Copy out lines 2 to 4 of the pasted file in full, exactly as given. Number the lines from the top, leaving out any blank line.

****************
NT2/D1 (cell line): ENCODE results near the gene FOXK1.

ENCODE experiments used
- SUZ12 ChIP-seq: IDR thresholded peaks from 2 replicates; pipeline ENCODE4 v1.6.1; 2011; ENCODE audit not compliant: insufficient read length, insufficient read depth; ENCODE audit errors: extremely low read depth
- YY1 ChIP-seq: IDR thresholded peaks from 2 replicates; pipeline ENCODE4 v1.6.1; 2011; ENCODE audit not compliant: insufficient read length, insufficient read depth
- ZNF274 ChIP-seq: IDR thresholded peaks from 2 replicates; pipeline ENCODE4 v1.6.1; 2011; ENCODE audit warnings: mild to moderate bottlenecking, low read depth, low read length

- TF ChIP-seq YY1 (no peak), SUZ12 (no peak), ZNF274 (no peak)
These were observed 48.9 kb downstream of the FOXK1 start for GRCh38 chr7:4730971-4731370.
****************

ENCODE experiments used
- SUZ12 ChIP-seq: IDR thresholded peaks from 2 replicates; pipeline ENCODE4 v1.6.1; 2011; ENCODE audit not compliant: insufficient read length, insufficient read depth; ENCODE audit errors: extremely low read depth
- YY1 ChIP-seq: IDR thresholded peaks from 2 replicates; pipeline ENCODE4 v1.6.1; 2011; ENCODE audit not compliant: insufficient read length, insufficient read depth